As we continue to pioneer the advancement of industry best practices below-the-hook, Danny Bishop reiterates the importance of pre-use inspection.
Most riggers are aware of the need to inspect their slings and rigging hardware every day, before and during their use, which is sometimes called the in-service or frequent inspection. And riggers are normally aware of the need for a thorough inspection, which is sometimes called the periodic inspection, that is required by many standards a minimum of once per year.
However, there is a critical inspection that is often overlooked or ignored by many companies in the various material handling industries, called the initial inspection.
What is the initial inspection?
Using language paraphrased from the ASME B30.26 Rigging Hardware and ASME B30.9 sling standard, it is an inspection done by a designated person before use of any new, altered, modified, or repaired sling or rigging hardware.
Think about it, if you ordered new slings or rigging hardware, wouldn’t you want to ensure you received the right product, with the required product identification on the sling or rigging hardware, and make sure it has no defects? You’d also want to ensure it functions properly before you make it a permanent part of your rigging inventory or release it for use in the field.
If the product was altered, modified, or repaired (assuming the manufacturer allows such alterations), ASME states that a qualified person must first inspect the sling or rigging hardware to verify it does not constitute a hazard when used.
To take the subject even farther, I would also recommend companies require an initial inspection be performed whenever slings or rigging gear are relocated from one job site to another. Don’t assume that someone at the last job site inspected the rigging equipment after its last use. You don’t want to risk putting defective equipment back into service.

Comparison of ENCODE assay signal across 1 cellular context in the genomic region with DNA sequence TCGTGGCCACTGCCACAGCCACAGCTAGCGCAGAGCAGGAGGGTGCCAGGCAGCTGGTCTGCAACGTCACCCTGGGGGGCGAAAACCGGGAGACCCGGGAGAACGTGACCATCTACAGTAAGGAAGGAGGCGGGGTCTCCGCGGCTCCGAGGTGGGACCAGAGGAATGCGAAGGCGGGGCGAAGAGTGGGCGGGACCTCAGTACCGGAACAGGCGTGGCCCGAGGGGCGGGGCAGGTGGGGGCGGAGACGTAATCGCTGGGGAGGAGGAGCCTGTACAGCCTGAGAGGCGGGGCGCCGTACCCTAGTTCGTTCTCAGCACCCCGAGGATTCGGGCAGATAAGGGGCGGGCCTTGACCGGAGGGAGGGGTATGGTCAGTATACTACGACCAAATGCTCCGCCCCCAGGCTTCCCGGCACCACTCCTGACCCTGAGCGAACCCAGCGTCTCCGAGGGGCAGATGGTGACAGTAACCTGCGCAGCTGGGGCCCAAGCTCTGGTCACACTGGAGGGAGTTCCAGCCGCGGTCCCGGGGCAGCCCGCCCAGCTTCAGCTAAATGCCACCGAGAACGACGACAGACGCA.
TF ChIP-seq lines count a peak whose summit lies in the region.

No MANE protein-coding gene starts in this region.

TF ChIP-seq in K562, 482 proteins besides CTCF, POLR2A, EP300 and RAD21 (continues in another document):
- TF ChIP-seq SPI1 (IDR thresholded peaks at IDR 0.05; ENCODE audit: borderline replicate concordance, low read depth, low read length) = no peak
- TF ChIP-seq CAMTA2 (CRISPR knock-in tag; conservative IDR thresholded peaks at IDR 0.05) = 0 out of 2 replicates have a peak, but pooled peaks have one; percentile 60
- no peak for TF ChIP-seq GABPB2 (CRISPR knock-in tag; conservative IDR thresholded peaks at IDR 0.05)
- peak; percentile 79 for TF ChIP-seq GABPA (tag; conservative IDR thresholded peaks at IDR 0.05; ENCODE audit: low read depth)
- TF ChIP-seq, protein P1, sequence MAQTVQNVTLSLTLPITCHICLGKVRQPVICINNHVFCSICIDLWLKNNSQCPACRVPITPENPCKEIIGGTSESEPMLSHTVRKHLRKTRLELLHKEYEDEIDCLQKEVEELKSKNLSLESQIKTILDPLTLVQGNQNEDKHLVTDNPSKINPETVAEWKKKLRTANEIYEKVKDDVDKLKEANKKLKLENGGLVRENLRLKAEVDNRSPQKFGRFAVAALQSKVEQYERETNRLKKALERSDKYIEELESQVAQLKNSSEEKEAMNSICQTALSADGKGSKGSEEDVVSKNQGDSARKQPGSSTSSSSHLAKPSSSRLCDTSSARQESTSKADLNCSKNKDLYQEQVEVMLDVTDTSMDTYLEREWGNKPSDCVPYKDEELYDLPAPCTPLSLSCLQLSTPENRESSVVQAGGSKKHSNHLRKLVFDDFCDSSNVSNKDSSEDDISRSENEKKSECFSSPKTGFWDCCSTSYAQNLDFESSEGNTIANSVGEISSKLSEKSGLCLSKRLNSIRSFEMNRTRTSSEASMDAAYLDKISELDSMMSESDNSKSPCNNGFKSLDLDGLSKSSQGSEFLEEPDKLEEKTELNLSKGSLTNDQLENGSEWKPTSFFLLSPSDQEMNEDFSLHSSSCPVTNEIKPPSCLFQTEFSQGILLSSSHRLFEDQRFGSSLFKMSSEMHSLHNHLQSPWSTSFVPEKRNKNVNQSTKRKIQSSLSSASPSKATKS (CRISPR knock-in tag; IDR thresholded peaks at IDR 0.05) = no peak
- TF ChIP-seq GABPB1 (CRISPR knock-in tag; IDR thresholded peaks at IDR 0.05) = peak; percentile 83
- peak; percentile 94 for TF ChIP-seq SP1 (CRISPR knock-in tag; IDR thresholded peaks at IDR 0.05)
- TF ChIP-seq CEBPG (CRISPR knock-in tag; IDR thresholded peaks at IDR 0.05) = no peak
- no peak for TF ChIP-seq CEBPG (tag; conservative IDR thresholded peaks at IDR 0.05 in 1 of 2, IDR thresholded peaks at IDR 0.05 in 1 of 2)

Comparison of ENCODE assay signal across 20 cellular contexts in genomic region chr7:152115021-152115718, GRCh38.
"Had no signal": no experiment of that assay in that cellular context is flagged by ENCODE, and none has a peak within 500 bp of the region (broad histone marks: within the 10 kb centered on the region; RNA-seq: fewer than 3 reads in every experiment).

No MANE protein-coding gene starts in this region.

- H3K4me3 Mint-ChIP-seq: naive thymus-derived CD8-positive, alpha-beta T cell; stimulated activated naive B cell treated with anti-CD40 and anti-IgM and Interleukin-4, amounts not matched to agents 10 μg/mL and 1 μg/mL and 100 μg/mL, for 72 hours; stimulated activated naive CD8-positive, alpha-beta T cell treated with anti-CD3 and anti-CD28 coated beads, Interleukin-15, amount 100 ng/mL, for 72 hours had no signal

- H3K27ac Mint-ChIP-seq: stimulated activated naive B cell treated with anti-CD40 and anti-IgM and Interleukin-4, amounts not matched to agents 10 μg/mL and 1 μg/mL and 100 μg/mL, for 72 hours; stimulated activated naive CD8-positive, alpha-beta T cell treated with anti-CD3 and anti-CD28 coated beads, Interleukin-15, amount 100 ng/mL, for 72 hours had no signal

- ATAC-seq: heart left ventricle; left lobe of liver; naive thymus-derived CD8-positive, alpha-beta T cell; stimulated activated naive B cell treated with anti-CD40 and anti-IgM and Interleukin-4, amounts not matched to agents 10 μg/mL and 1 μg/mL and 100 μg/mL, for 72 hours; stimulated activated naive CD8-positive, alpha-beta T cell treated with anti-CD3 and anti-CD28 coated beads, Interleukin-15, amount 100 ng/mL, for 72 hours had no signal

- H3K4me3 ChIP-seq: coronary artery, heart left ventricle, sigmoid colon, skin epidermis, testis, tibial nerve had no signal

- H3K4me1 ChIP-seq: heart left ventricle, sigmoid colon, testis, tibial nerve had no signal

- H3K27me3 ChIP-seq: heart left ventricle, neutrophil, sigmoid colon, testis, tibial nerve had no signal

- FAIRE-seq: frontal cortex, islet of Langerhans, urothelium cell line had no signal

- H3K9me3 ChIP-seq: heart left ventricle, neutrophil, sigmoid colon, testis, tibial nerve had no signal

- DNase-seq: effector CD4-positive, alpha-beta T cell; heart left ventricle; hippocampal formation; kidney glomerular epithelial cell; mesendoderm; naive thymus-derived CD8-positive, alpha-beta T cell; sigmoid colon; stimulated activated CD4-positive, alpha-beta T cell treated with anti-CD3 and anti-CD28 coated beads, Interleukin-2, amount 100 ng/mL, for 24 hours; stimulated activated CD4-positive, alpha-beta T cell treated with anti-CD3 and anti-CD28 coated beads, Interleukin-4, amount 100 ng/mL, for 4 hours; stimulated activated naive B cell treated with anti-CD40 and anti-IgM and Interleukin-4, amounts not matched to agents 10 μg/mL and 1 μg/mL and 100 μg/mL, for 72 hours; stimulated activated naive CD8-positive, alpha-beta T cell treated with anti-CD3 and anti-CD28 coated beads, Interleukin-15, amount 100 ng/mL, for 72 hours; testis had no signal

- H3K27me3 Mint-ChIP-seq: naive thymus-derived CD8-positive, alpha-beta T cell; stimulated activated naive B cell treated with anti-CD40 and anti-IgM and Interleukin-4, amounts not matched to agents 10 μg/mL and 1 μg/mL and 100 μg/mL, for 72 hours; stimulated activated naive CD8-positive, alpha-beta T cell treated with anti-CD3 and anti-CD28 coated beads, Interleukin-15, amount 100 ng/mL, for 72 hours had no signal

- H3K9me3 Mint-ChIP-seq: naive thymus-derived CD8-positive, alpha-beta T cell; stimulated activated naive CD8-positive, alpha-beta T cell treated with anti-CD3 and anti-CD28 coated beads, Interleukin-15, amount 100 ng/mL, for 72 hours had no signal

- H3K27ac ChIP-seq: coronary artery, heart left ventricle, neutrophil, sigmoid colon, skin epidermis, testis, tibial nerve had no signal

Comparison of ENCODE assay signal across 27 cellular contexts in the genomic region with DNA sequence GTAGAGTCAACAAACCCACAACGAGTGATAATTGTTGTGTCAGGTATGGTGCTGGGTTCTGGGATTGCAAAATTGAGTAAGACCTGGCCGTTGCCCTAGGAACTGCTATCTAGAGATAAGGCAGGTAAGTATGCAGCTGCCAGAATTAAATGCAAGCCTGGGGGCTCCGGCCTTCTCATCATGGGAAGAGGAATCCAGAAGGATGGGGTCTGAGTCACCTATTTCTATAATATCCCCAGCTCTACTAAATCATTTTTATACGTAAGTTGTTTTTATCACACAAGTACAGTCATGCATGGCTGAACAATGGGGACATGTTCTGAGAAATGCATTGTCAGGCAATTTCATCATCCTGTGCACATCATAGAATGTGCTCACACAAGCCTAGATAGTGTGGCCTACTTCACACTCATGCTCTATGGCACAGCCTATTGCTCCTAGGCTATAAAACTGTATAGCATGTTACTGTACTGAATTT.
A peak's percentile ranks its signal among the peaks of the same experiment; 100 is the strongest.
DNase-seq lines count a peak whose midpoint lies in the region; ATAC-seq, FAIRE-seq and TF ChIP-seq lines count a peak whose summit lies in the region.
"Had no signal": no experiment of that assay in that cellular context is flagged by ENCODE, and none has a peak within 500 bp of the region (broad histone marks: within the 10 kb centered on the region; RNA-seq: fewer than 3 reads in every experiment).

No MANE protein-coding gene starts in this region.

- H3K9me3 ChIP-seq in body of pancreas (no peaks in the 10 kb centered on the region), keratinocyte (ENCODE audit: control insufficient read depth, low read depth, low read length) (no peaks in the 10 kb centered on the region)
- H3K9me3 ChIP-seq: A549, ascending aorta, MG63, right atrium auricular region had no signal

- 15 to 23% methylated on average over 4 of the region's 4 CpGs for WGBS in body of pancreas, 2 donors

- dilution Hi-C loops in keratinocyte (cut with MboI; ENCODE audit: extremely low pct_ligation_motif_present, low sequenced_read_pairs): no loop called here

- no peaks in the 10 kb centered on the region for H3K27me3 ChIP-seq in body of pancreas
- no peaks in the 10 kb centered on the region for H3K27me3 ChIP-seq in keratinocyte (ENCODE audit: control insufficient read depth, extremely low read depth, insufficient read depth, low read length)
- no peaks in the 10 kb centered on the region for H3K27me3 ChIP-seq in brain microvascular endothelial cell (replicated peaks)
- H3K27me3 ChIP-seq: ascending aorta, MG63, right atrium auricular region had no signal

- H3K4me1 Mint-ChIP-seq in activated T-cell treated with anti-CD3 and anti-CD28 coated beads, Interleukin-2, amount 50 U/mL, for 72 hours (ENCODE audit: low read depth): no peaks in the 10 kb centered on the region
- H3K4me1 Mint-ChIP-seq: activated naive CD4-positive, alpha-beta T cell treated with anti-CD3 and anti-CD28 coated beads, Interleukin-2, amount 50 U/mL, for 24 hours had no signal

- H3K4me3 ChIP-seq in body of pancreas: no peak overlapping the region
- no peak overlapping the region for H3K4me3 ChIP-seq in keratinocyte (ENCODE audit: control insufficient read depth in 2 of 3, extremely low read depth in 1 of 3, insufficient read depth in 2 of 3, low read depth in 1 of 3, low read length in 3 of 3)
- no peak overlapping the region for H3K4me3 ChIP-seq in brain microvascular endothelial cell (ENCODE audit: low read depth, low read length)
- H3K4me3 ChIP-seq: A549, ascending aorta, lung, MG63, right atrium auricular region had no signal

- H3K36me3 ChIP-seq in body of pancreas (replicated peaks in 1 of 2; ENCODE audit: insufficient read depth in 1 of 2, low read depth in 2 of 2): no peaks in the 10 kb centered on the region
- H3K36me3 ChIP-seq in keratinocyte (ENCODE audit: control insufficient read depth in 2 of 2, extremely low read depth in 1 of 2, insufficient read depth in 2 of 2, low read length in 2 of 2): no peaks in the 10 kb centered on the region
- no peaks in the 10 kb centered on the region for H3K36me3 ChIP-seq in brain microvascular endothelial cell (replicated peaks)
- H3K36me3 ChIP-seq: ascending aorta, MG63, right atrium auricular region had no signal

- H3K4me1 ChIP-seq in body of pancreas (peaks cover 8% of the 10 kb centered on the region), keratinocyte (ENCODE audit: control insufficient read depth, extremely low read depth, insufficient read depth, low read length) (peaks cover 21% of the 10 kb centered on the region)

Consider: what if the sling was overloaded and damaged during its last use? What if the shackle’s working load limit is no longer valid due to wear, modification, cracks, nicks, or sharp gouges? It’s dangerous to assume your coworkers shipped you equipment in pristine condition. Take an extra couple of minutes to perform a visual inspection upon receipt. Lives and loads are at stake!
What are you looking for in this initial inspection?
It is not the purpose of this article to address what the rejection criteria would be for every type of sling or rigging hardware that is available for sale. However, it is safe to say that you would be looking for obvious defects; wrong equipment for the job; equipment that does not match what was ordered; unauthorized modifications; slings or hardware that are not properly identified, such as missing tags, missing capacity or rated load identification, name or trademark of manufacturer; etc.…
It’s a chilling thought that ongoing oversights in this area suggest that there are slings and rigging hardware in use right now, perhaps even on your site, that may not be fit for service.
In closing let me throw out a few “did you know” type of questions.
Did you know?
- Written records of the initial inspection are required per B30.9 for alloy chain and metal mesh slings? And the inspection record must include the condition of each individual sling? Written records are not required when conducting the initial inspection for wire rope and synthetic slings.
- OSHA 1926.1412 (b)(1) also addresses the need for an Initial Inspection on the crane load hook after a repair or adjustment of equipment.
- Lifting Equipment Engineers Association (LEEA), a well-respected organization located in the UK, in their Code of Practice for the Safe Use of Lifting Equipment, Section 188.8.131.52, provides very useful information on the requirements for the inspection of lifting equipment before it is used for the first time.
This is a mere overview of the importance of, and requirement for, initial inspection. See OSHA and ASME or your applicable standard in your area of the world for full details.
Danny’s Rigging Den is a blog series written by Danny Bishop, Crosby’s corporate director of value added training.